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You can't spoil what's rotten: Batman Spoilers Today!

10 of us signed out from Zazen on Monday evening, and the tenken pad read, "nananananananananananananananananananana BATMAN!"

The tenken pad is a record we sign so the Ino (monk in charge of Zendo etiquette, practice discipline) knows who's seat is available. It might also provide some long view insight for any resident sangha members who might need extra support for showing up. You'd be surprised how hard it can be to maintain the way seeking mind, even with the zendo just footsteps away. 

Batman refers to the movie that everyone is talking about. And tragedy aside, it's the worst movie I've seen in a really long time.

It might be unfair to point out its capitalist, patriarchal, and techno-Utopian propaganda, but I'll write it anyway because I haven't read anyone else actually say anything about it. A couple messages I received during the movie was: 

1. Big business has the only real potential to save us in time of crisis. 
2. Any female villain is only as strong as her male support and any female hero is really in need of a man.
3. Nuclear energy, if used correctly, could be our new sustainable energy source, as long as the occupy crowd doesn't get in the way. 
4. There's an occupy crowd and there are cops and the rich. Which side do you belong on?

It might be unfair to mention this in so far as patriarchy and capitalism probably permeate every major motion picture. Say for example, The Avengers. I couldn't remember anything about the Avengers' message, just that I liked seeing Thor and the Hulk duke it out, Thor drops his hammer, the hulk tries to pick it up, but can't, because it's THOR'S hammer. Magic!

However, Batman is such a bad, bad, bad movie. It's so long it feels like a hostage situation. 2 hours in, Batman is in some prison which is luckily filled with sweet old men who are doctors and physical therapists who fix his broken back and teach him that if he wants to win his fist fight with the main villain, just punch him in the face (duh). Batman also doesn't die. He drops an atomic bomb in the bay, escapes it, and Gotham also escapes nuclear fall out. There's even a mushroom cloud. 

One wise farmer that didn't abandon his Zafu asked me in the seed shed, "So even after all those people got killed, you still went?" He was referring the massacre in Colorado.

And I never really connected the violence to the movie. When violence happens, I usually take it as a given. Please excuse me, but New Orleans is a home, and a block from Mid City Zen, they pull bodies from Bayou St. John and sometimes bullets race between the houses and we hide in lofts or bathtubs. I didn't try and figure out why someone went to a movie to kill people, as I exhausted trying to figure that out as I sat by the bedside of one of my students was shot in the stomach with a 357. by a woman who had 4 stories as to why she shot a 15 year old. I don't ask, because like most of what I'm engaging, these questions seem to point at branches off the trees with roots of greed, hate, and delusion.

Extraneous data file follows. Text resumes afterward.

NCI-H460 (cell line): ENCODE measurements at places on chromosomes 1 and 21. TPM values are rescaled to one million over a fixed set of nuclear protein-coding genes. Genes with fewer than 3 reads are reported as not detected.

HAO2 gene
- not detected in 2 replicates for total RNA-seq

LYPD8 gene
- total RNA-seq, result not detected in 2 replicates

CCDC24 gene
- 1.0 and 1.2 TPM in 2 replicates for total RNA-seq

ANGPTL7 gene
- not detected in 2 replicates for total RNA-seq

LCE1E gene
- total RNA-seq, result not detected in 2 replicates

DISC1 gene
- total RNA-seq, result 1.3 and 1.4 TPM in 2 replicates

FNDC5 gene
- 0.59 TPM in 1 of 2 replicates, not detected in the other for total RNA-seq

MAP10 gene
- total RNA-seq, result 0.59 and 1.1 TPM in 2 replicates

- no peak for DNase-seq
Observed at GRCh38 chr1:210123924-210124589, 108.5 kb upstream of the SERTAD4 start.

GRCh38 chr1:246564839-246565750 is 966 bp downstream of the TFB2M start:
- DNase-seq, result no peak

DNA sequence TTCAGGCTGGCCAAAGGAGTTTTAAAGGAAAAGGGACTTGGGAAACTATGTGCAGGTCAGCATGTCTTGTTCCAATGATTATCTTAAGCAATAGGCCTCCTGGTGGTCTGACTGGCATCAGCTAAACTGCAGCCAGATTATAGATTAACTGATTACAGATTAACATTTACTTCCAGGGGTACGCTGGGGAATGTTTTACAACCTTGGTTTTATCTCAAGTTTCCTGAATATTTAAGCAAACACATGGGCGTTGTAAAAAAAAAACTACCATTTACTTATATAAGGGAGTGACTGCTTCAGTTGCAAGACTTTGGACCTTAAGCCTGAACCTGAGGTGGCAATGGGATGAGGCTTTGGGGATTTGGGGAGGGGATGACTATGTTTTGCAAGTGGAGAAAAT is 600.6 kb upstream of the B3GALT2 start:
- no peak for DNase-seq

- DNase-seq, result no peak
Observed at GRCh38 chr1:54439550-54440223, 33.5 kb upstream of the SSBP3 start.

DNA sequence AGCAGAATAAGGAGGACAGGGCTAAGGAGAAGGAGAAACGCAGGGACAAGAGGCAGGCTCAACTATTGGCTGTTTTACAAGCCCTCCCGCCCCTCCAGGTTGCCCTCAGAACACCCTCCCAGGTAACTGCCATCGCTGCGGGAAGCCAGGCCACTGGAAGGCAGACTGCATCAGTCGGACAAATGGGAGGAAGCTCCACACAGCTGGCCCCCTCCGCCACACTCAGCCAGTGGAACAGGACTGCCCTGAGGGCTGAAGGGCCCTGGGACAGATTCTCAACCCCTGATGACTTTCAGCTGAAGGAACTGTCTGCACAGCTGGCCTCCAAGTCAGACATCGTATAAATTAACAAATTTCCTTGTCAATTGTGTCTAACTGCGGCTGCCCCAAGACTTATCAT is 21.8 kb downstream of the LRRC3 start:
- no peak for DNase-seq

This may seem radical, but I don't believe gun laws are going to help us, only Zazen will.. Laws and control are a push in one direction and there will be an equal or greater push in the opposite direction. 

It's exhausting trying to manage the universe. I'm starting to see that we humans are looking to heal our heads, tuck our tummies, address our amputations, and all the while, the heart of our collective body is twisted with greed, hate, and delusion. 

It also is Buddha nature.

Someone asked me if I was a-political. Another person called me a leftist, or a radical leftist. I think, left of what? And what are politics if not dividing? I'll vote in the favor of women, people of color, the poor, education, and organic, sustainable, agriculture, as it seems my turn to play the game, but I think the only way out of this is in into just this

The Dalai Grandma, on Dangerous Harvests said,  "I found myself thinking, How can we reach the children and give them Buddhist wisdom and teach them meditation?" And my heart rests in relief; Let us do it, but particularly our elders, let them do it. Nathan and the Dalai grandma have been staples on my blog roll. They're wiser than me. I know their spreading Buddhist wisdom as lay people, but I'd like to see them shave their heads and wear the kesa, because the kesa could use their wearing it.

Kodo Sawaki Roshi, said, "The kesa is the symbol of the substance of the Buddha's Law, the garment of "drizzle and dew, mist and clouds." Heaven and earth, the entire universe, are one single kesa. No world exists outside of the kesa. We do not fall into hell or rise up to heaven-we go nowhere, we come from nowhere. There is only one kesa. The towns of Kyoto and Nara were laid out in the pattern of a kesa. "Drizzle and dew, mist and clouds cover our bodies." We owe it to ourselves to wear the kesa


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